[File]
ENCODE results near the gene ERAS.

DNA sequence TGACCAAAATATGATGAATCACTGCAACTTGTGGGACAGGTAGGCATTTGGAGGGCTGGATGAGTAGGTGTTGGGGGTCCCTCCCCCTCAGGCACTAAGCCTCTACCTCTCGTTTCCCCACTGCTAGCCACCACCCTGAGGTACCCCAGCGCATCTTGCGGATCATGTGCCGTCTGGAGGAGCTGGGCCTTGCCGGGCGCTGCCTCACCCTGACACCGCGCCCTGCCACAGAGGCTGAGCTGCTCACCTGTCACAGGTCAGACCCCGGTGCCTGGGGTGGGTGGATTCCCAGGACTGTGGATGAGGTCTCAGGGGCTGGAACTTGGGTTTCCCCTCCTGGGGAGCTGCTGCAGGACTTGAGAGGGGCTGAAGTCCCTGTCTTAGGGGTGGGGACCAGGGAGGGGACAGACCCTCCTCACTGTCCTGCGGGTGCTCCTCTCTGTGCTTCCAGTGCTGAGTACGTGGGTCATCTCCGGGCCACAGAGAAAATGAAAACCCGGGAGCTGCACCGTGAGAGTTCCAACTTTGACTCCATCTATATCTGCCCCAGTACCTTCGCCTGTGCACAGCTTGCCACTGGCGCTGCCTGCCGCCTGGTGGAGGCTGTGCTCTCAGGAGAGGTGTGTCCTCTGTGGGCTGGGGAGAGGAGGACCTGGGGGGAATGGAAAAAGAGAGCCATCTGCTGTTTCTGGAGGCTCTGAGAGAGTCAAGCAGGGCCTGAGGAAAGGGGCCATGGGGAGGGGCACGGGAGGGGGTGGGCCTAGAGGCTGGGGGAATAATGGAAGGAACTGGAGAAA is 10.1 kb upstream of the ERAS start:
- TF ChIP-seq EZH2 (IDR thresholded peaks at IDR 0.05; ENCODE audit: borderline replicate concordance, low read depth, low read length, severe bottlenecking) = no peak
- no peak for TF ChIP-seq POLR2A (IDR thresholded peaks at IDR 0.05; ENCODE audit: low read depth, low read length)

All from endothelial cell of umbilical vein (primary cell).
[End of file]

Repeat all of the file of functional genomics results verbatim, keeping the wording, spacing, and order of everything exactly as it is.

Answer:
ENCODE results near the gene ERAS.

DNA sequence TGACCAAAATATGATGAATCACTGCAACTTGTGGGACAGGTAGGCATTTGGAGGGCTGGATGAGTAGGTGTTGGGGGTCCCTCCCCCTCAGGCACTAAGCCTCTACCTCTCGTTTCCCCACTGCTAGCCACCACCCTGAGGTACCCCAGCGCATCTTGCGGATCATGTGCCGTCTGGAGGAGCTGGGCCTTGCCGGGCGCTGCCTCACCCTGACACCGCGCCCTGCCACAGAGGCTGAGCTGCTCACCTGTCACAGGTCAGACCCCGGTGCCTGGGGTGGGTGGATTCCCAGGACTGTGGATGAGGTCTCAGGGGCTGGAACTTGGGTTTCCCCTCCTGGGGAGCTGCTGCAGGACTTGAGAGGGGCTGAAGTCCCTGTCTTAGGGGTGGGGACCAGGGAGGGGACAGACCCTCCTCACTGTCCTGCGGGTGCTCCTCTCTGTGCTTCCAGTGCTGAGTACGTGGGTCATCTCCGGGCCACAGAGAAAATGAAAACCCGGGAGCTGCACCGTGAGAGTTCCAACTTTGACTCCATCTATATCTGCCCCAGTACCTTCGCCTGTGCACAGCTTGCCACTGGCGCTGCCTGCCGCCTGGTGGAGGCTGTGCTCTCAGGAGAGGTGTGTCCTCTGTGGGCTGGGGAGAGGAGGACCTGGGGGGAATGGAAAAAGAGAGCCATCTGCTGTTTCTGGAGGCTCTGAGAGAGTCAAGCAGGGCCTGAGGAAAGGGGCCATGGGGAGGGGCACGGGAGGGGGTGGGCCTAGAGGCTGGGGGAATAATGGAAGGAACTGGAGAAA is 10.1 kb upstream of the ERAS start:
- TF ChIP-seq EZH2 (IDR thresholded peaks at IDR 0.05; ENCODE audit: borderline replicate concordance, low read depth, low read length, severe bottlenecking) = no peak
- no peak for TF ChIP-seq POLR2A (IDR thresholded peaks at IDR 0.05; ENCODE audit: low read depth, low read length)

All from endothelial cell of umbilical vein (primary cell).